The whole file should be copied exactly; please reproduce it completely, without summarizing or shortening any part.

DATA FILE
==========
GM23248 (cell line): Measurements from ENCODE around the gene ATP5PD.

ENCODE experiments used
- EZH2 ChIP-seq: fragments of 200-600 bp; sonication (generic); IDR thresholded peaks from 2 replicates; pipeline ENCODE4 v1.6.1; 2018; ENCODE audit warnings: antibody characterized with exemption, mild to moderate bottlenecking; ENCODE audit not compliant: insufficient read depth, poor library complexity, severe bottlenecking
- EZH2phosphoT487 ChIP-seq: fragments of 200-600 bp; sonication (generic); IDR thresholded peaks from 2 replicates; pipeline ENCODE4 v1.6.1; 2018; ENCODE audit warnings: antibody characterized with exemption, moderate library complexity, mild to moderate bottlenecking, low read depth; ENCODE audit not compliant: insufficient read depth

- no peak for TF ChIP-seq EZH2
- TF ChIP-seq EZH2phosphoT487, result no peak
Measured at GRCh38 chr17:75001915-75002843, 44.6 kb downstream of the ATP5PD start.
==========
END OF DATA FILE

GM23248 (cell line): Measurements from ENCODE around the gene ATP5PD.

ENCODE experiments used
- EZH2 ChIP-seq: fragments of 200-600 bp; sonication (generic); IDR thresholded peaks from 2 replicates; pipeline ENCODE4 v1.6.1; 2018; ENCODE audit warnings: antibody characterized with exemption, mild to moderate bottlenecking; ENCODE audit not compliant: insufficient read depth, poor library complexity, severe bottlenecking
- EZH2phosphoT487 ChIP-seq: fragments of 200-600 bp; sonication (generic); IDR thresholded peaks from 2 replicates; pipeline ENCODE4 v1.6.1; 2018; ENCODE audit warnings: antibody characterized with exemption, moderate library complexity, mild to moderate bottlenecking, low read depth; ENCODE audit not compliant: insufficient read depth

- no peak for TF ChIP-seq EZH2
- TF ChIP-seq EZH2phosphoT487, result no peak
Measured at GRCh38 chr17:75001915-75002843, 44.6 kb downstream of the ATP5PD start.